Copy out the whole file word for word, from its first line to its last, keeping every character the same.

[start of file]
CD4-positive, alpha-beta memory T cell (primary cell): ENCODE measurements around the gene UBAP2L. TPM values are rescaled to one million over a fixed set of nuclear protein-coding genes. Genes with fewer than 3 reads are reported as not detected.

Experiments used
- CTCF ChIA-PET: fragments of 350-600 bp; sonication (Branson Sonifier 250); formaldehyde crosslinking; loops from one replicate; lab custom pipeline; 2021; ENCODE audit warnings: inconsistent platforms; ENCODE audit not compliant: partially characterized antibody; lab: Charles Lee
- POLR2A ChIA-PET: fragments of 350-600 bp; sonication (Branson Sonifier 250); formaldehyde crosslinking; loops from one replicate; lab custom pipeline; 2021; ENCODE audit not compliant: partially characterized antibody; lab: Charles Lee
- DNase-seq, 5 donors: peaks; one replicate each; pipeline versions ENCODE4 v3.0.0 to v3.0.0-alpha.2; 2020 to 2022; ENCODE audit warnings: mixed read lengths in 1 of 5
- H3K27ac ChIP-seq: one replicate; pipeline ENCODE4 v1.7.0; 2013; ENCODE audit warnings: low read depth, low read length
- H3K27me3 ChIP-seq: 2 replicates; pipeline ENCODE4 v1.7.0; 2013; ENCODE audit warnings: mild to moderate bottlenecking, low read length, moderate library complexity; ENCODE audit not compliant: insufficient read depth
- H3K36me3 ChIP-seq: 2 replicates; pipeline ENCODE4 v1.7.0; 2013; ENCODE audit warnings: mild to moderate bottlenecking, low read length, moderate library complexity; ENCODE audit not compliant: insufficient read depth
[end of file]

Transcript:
CD4-positive, alpha-beta memory T cell (primary cell): ENCODE measurements around the gene UBAP2L. TPM values are rescaled to one million over a fixed set of nuclear protein-coding genes. Genes with fewer than 3 reads are reported as not detected.

Experiments used
- CTCF ChIA-PET: fragments of 350-600 bp; sonication (Branson Sonifier 250); formaldehyde crosslinking; loops from one replicate; lab custom pipeline; 2021; ENCODE audit warnings: inconsistent platforms; ENCODE audit not compliant: partially characterized antibody; lab: Charles Lee
- POLR2A ChIA-PET: fragments of 350-600 bp; sonication (Branson Sonifier 250); formaldehyde crosslinking; loops from one replicate; lab custom pipeline; 2021; ENCODE audit not compliant: partially characterized antibody; lab: Charles Lee
- DNase-seq, 5 donors: peaks; one replicate each; pipeline versions ENCODE4 v3.0.0 to v3.0.0-alpha.2; 2020 to 2022; ENCODE audit warnings: mixed read lengths in 1 of 5
- H3K27ac ChIP-seq: one replicate; pipeline ENCODE4 v1.7.0; 2013; ENCODE audit warnings: low read depth, low read length
- H3K27me3 ChIP-seq: 2 replicates; pipeline ENCODE4 v1.7.0; 2013; ENCODE audit warnings: mild to moderate bottlenecking, low read length, moderate library complexity; ENCODE audit not compliant: insufficient read depth
- H3K36me3 ChIP-seq: 2 replicates; pipeline ENCODE4 v1.7.0; 2013; ENCODE audit warnings: mild to moderate bottlenecking, low read length, moderate library complexity; ENCODE audit not compliant: insufficient read depth